2. Whatever copyright protections Oscar-Claude Monet, the creator of the work, may have held have long expired, but the Met still deceptively attempts to treat the painting as somehow protected from unauthorized copying and reproduction in a manner equivalent to copyright protection.
    3. The Met helpfully provides the provenance of the painting:
      1. [Knoedler, New York, until 1893; stock no. 7287; their sale, American Art Association, New York, April 14, 1893, no. 362, as “The Four Trees (Poplar Series),” for $1,175 to Durand-Ruel]; [Durand-Ruel, New York, 1893–95; stock no. 1063; sold on January 12, 1895 to Havemeyer]; Mr. and Mrs. H. O. Havemeyer, New York (1895–his d. 1907); Mrs. H. O. (Louisine W.) Havemeyer, New York (1907–d. 1929; cat., 1931, p. 160, ill., as “Landscape—Les Quatre arbres”)
      2. In each of the transfers of the painting, beginning with its sale by Monet, was copyright to the painting explicitly transferred or, in the absence of an explicit copyright transfer, did Monet retain copyright and merely transfer the painting itself? Where’s the proof?

PG has blathered for too long. As an amateur photographer, he has always been annoyed by museums’ attempts to force patrons to purchase an often second-rate photograph of an artwork from the museum instead of permitting PG to take a more pleasing (at least for him) photo of his own for his personal enjoyment.

Cultural and Intellectual Property Appropriation: Disputes Over Culturally-Inspired Fashions

11 February 2019

From Trademark and Copyright Law:

If you haven’t heard already, New York Fashion Week is here! As usual, a lineup of awe-inspiring shows is expected to roll out over the next several days, as it does every September and February, highlighting the latest fashion trends of some of world’s most famous designers.  One of the big stories surrounding New York Fashion Week this year is the amount of cultural diversity expected to appear on the runway.  The Council of Fashion Designers of America recently penned a letter to New York Fashion Week designers, stating “[a]s you cast your New York Fashion Week shows, please remember to promote diversity and inclusion, on and off the runway.”  The Council also released a diversity report making the case for cultural diversity in fashion.  Designers are expected to take heed. In fact, they did just that for the September New York Fashion Week shows, where over 40 percent of New York’s runway models were reported to be models of color.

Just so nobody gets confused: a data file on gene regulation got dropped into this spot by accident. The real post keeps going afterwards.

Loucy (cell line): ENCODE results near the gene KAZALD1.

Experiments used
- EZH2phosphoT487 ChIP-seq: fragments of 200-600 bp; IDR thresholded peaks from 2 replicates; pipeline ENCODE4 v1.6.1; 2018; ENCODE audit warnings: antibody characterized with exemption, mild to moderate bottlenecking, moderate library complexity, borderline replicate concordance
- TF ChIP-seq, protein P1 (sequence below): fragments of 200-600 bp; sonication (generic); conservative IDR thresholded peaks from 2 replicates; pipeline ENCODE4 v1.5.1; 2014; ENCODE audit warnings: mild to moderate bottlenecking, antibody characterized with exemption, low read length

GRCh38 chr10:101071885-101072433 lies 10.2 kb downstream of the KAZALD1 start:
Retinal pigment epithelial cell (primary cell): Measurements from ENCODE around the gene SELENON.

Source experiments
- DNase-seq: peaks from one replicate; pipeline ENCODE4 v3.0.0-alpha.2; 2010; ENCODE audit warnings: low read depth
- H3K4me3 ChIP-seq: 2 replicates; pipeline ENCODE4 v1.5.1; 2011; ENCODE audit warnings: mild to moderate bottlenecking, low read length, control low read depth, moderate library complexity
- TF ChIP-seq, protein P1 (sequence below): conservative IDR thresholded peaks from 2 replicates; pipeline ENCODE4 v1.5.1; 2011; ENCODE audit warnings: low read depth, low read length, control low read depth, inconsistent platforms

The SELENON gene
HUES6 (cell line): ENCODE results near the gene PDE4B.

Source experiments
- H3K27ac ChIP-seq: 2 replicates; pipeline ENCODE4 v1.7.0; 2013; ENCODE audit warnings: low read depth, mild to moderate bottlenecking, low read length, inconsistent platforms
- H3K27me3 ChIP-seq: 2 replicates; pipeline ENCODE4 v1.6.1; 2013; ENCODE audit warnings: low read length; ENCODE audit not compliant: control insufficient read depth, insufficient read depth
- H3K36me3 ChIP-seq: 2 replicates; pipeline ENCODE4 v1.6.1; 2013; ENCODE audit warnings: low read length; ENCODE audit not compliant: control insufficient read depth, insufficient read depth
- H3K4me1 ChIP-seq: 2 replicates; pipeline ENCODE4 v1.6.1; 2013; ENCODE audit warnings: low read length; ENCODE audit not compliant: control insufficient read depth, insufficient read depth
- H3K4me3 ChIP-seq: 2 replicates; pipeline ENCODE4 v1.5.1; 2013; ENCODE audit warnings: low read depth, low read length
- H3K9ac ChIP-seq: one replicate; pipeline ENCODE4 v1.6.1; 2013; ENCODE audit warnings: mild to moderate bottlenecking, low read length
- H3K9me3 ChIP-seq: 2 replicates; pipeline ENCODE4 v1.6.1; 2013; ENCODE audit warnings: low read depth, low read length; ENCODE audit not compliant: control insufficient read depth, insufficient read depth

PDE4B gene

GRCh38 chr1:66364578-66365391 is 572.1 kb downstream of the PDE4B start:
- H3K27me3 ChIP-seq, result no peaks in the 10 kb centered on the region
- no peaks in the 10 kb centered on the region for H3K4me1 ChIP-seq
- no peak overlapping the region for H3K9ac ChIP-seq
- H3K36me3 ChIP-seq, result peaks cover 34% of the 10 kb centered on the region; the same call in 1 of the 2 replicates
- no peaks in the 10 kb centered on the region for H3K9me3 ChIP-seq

Although casting for runway shows appears to be moving in the direction of cultural diversity, some believe the fashion industry itself is facing a crisis with cultural appropriation.  Cultural appropriation is the co-opting of intellectual property, cultural expressions, traditional knowledge or artifacts from another’s culture (usually a minority or indigenous group) without their input, consent, credit, or compensation.  Many of us are familiar with claims of cultural appropriation in the entertainment world (for example, Elvis appropriating black music or the Kardashian sisters co-opting hairstyles traditionally worn by women of African descent).